Dual-Band Wireless Networking Explained

Two frequency bands offer advantages over single-band networks

Red and blue colored bands intertwining


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In wireless networking, dual-band equipment is capable of transmitting in either of two different standard frequency ranges. Modern Wi-Fi home networks feature dual-band broadband routers that support both 2.4 GHz and 5 GHz channels.

First-generation home network routers produced during the late 1990s and early 2000s contained a single 802.11b Wi-Fi radio operating on the 2.4 GHz band. At the same time, a significant number of business networks supported 802.11a (5 GHz) devices. The first dual-band Wi-Fi routers were built to support mixed networks having both 802.11a and 802.11b clients.

Starting with 802.11n, Wi-Fi standards began including simultaneous dual-band 2.4 GHz and 5 GHz support as a standard feature.

Benefits of Dual-Band Wireless Networking

By supplying separate wireless interfaces for each band, dual-band 802.11n and 802.11ac routers provide maximum flexibility in setting up a home network. Some home devices require the legacy compatibility and greater signal reach that 2.4 GHz offers while others may require the additional network bandwidth that 5 GHz offers.

Dual-band routers provide connections designed for the needs of each. Many Wi-Fi home networks suffer from wireless interference arising from the prevalence of 2.4 GHz consumer gadgets, like microwave ovens and cordless phones, all of which can only operate on three non-overlapping channels. The ability to use 5 GHz on a dual-band router helps avoid these problems because the technology supports 23 non-overlapping channels.​

Dual-band routers also incorporate Multiple-In Multiple-Out radio configurations. The combination of several radios on one band together with dual-band support provide much higher performance for home networking than what single-band routers can offer.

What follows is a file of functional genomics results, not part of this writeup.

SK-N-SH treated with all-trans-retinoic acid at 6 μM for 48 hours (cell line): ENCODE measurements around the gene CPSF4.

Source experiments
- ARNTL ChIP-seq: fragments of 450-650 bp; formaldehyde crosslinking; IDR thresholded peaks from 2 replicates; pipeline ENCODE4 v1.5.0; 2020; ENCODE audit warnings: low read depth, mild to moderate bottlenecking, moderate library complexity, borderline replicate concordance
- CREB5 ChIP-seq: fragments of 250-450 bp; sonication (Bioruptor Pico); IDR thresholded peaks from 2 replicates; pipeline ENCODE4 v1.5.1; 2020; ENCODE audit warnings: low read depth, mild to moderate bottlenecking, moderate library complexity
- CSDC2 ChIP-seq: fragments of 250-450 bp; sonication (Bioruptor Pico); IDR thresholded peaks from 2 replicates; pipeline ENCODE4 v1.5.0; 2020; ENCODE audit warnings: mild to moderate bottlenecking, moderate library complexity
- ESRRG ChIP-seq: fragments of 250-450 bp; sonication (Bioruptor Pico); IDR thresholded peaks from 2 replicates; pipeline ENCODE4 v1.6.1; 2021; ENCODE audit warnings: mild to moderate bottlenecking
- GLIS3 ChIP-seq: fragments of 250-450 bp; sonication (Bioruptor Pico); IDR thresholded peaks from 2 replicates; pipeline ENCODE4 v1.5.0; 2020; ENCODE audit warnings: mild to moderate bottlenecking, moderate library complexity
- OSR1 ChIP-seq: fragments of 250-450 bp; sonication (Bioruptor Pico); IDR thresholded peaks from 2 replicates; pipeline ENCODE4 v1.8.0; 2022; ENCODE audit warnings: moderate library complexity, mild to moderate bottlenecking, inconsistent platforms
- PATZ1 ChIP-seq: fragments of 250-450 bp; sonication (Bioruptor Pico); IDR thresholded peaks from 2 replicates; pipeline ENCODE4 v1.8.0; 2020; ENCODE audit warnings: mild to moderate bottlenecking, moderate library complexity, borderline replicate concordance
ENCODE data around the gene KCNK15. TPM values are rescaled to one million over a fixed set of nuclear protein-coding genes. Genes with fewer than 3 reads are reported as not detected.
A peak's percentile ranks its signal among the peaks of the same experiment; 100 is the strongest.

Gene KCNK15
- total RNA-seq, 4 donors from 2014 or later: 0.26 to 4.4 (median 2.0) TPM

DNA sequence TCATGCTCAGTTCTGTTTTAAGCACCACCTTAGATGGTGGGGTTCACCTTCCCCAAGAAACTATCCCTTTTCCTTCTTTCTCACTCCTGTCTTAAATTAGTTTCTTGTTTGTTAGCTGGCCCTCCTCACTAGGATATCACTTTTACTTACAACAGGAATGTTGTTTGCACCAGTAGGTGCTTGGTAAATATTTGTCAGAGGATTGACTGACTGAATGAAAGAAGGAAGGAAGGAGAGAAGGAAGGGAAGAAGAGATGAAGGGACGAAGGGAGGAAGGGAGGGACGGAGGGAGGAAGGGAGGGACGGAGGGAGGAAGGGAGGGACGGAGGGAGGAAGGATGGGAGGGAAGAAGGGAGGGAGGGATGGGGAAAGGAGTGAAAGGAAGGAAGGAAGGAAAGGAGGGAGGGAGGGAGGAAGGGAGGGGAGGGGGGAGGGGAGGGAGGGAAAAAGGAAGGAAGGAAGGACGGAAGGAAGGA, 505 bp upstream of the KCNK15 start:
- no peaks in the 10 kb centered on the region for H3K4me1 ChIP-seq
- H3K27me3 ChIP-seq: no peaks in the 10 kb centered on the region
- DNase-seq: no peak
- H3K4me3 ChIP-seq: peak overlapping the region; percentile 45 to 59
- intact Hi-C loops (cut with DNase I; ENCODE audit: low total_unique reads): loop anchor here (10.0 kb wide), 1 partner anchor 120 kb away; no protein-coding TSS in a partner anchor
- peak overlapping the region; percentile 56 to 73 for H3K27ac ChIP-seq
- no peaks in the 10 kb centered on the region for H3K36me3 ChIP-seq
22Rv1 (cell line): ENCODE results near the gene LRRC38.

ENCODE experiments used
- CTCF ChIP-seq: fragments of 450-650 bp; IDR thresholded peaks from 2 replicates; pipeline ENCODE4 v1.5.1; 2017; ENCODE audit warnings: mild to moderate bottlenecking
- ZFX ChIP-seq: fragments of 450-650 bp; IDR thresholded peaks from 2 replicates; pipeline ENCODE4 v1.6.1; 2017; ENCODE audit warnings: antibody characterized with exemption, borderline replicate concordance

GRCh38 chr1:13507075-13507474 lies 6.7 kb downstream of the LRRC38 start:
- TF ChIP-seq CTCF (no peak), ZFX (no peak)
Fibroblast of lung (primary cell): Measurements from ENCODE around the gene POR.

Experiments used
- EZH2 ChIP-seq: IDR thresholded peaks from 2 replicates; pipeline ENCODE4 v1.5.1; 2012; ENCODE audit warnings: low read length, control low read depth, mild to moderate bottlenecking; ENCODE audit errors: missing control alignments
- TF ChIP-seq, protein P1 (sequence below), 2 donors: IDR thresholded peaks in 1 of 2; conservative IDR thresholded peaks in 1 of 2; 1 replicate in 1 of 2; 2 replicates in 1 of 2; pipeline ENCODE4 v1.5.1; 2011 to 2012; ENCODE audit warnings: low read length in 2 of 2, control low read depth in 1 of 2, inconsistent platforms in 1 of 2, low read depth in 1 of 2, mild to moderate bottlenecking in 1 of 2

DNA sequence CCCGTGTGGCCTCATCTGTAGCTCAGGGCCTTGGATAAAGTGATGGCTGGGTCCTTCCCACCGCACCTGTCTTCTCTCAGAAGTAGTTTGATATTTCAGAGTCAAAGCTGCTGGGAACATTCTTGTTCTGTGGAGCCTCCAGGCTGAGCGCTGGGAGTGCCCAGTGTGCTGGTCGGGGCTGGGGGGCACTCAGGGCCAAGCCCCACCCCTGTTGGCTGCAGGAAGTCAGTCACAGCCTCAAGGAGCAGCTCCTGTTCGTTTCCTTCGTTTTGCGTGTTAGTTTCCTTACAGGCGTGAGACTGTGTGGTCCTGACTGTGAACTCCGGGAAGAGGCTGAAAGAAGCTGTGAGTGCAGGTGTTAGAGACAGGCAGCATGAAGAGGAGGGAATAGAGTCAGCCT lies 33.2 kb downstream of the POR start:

Dual-Band Wireless Routers

The TP-LINK Archer C7 AC1750 Dual Band Wireless AC Gigabit Router has 450 Mbps at 2.4 GHz and 1300 Mbps at 5GHz, as well as IP-based bandwidth control so you can monitor the bandwidth of all the devices connected to your router.

The NETGEAR N750 Dual Band Wi-Fi Gigabit Router is for medium to large-sized homes and also comes with a genie app so you can keep tabs on your network and get help troubleshooting if any repairs are needed.

Dual-Band Wi-Fi Adapters

Dual-band Wi-Fi network adapters contain both 2.4 GHz and 5 GHz wireless radios, similar to dual-band routers.

In the early days of Wi-Fi, some laptop Wi-Fi adapters supported both 802.11a and 802.11b/g radios so that a person could connect their computer to business networks during the workday and home networks on nights and weekends. Newer 802.11n and 802.11ac adapters can also be configured to use either band, but not both at the same time.

One example of a dual-band gigabit Wi-Fi network adapter is the NETGEAR AC1200 WiFi USB Adapter.

Dual-Band Phones

Similar to dual-band wireless network equipment, some cell phones also use two or more bands for cellular communications separate from Wi-Fi. Dual-band phones were originally created to support 3G GPRS or EDGE data services on 0.85 GHz, 0.9 GHz or 1.9 GHz radio frequencies.

Phones sometimes support tri-band or quad-band cellular transmission frequency ranges to maximize compatibility with different kinds of phone networks — helpful while roaming or traveling. Cell modems switch between different bands but do not support simultaneous dual-band connections.